A trip to the veterinarian revealed that Matilda had pyometra, a serious infection in her abdomen. Pyometra is an emergency condition, and luckily the vet was able to do surgery right away. So, you could say Matilda’s life was saved twice — first when she made the journey to Salt Lake City and again after her emergency vet care.

Silly songs and dog zoomies

After surgery, Matilda became a new dog with a brand new physique. “She gained about 10 pounds in two months and became the silly, hilarious dog she was meant to be,” says Melissa. “She started greeting us every morning with a song that sounded like ‘Aroorooroo!’ while wiggling her rear end so hard, she’d nearly tip over.”

Matilda received a series of injections to treat heartworm disease, and because dogs undergoing the treatment need to have a slow and steady heart rate. And though it proved to be a little difficult, Melissa kept Matilda’s activities slow and steady, too.

“She fell in love with our dogs, and they fell in love with her,” says Melissa. “The hardest part was tamping down the wrestling matches and zoomies in the yard. We did allow some lazy play, where we’d let them wrestle while laying on the couch.”

Matilda the brown pit-bull-type dog lying upside down

A dog from the Lone Star State finds love in Utah

While Matilda was busy playing with her new dog friends or cuddling next to Melissa on the couch, Alora Beach and her husband, Blue, were looking for a dog to adopt. Their dog, Jasper, passed away in March, and after giving themselves time to heal, they felt ready for some canine love.

When Alora saw Matilda’s photo on the Best Friends website and read about her journey from Houston to Salt Lake City, she decided to meet her. Melissa brought Matilda to the adoption center to meet Alora and Blue. The meet-and-greet couldn’t have gone better. “I knew from the moment I saw her that she was coming home with us,” says Alora.

“It was so helpful to talk to someone who had lived with Matilda,” says Alora. “Actually, it was invaluable. Matilda came crate-trained, and Melissa explained to us how Matilda loves dogs but doesn’t always have boundaries. So, we know not to take her to the dog park — at least not right away.”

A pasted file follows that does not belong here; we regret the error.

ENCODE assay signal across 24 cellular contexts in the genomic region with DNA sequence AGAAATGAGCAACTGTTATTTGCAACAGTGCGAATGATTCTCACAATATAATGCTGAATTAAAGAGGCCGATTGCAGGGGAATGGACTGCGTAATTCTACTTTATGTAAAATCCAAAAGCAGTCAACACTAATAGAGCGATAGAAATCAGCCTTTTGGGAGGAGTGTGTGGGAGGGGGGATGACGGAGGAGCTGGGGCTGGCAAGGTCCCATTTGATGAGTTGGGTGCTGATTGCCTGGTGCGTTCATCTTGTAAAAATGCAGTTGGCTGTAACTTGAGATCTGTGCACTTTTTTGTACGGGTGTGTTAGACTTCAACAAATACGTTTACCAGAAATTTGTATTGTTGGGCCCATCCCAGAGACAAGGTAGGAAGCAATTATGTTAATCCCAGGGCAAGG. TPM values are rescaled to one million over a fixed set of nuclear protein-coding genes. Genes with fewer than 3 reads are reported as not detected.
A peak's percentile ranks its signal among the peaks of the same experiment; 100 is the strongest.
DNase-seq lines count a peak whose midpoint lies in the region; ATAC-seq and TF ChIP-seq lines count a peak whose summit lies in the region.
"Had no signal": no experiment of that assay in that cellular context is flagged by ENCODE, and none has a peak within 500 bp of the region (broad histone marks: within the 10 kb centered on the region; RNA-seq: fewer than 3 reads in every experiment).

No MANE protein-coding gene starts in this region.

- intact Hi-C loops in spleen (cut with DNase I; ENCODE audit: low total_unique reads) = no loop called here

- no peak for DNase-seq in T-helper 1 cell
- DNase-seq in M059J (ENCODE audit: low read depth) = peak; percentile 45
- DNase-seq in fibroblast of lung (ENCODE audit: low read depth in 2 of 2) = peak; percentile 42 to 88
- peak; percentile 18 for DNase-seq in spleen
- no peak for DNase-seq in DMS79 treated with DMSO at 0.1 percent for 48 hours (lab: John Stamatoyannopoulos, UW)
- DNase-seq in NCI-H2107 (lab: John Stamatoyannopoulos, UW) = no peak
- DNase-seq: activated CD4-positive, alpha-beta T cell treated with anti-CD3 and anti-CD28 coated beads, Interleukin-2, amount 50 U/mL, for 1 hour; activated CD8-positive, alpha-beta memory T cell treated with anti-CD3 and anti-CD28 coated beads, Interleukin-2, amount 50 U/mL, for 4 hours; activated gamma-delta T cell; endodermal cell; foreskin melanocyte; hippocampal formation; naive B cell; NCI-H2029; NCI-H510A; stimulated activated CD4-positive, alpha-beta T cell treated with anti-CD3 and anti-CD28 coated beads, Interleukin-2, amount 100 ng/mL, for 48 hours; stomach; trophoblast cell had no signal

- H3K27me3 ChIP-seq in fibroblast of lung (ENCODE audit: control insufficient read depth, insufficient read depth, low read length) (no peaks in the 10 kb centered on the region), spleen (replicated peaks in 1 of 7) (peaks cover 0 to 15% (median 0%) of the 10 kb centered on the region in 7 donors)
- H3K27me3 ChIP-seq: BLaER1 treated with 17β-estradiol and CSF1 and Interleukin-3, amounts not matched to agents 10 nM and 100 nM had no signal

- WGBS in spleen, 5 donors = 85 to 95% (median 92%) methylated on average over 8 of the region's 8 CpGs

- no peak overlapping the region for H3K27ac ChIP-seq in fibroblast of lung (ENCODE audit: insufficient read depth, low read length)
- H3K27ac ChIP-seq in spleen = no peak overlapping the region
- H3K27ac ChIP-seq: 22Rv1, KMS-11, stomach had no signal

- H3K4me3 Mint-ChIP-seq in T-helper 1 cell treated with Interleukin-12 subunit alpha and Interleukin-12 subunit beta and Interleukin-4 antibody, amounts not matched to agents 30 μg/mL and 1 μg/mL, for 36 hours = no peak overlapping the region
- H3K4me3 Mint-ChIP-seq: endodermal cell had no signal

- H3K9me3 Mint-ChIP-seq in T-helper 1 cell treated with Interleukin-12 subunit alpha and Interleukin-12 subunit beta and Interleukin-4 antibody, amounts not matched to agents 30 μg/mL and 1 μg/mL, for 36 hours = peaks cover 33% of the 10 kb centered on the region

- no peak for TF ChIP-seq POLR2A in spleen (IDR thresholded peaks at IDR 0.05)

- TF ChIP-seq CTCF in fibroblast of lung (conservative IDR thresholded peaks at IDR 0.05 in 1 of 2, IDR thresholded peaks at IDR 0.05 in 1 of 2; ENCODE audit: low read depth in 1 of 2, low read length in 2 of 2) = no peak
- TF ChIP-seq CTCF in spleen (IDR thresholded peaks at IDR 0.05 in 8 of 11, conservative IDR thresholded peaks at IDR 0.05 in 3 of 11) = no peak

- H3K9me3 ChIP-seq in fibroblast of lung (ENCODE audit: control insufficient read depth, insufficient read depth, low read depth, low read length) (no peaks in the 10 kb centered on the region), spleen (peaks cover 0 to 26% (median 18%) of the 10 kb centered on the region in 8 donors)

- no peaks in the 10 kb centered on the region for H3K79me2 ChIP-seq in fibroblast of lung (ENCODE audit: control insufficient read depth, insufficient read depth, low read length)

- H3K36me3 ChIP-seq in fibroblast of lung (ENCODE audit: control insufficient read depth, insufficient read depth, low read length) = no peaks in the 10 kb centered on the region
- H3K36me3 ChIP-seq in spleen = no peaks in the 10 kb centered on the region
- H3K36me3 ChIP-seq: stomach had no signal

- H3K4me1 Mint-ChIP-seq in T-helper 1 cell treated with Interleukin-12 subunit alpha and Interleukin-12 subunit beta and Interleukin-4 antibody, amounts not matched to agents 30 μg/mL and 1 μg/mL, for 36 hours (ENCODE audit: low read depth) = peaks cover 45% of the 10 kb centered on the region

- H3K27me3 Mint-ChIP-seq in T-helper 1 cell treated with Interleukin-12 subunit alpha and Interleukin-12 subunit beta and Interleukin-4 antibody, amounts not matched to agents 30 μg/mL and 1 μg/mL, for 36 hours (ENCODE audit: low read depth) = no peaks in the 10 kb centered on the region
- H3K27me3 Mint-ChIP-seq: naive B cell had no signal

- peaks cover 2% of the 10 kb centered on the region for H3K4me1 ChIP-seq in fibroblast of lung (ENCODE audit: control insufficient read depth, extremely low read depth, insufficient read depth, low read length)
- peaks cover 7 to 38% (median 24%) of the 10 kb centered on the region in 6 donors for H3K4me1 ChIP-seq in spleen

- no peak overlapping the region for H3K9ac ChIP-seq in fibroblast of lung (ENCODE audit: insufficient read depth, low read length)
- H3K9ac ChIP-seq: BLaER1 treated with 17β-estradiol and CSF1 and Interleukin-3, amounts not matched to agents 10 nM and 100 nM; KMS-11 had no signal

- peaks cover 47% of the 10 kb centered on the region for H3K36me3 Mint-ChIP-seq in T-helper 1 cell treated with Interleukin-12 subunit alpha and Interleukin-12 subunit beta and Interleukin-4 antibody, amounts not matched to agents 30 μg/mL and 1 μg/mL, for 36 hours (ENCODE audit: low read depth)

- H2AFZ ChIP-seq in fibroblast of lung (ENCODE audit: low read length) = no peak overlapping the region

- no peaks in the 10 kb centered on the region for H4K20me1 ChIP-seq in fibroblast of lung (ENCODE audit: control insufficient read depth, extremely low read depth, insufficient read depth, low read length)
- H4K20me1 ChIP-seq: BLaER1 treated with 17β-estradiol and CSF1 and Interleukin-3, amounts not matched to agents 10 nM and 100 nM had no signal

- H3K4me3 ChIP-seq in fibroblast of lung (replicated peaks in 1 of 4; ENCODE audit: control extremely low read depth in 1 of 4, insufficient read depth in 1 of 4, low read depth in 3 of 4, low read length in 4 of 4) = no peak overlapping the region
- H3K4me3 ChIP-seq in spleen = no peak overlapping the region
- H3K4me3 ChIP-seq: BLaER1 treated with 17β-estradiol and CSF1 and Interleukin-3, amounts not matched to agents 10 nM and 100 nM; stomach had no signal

Melissa could tell right away that Alora and Blue were going to give Matilda a great home. “They were gentle with her, and her medical issues didn’t concern them,” she says. “It only strengthened their connection with her. They got right down on the floor with her and there was an immediate love connection.”

Matilda the dog lying with her paw on another dog at her foster home

Fostering a dog is a gift

Matilda, who now has her own Instagram page, is finished with her heartworm injections, but she’s still on restricted activity while completing the next phase of heartworm treatment — preventative medicine and rest.

Soon, she’ll return to the vet for a checkup, which means that she’ll soon get to play with abandon with her new family and canine friends. That might not have happened if she hadn’t taken on that long journey north, with the help of friends along the way.

“Matilda was the kind of dog easily overlooked in a shelter,” says Melissa. “She had mismatched cropped ears, was skinny and in very rough shape with a laundry list of medical issues. Yet with some TLC, she quickly blossomed into a hilarious, loving, once-in-a-lifetime dog. Fostering her was a gift, and I hope her story inspires others to consider fostering and for adopters to take a chance — like Alora and Blue did on a girl like her.”

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Photos by Melissa Lipani and Amy Kohlbecker

Dog Houston Salt Lake City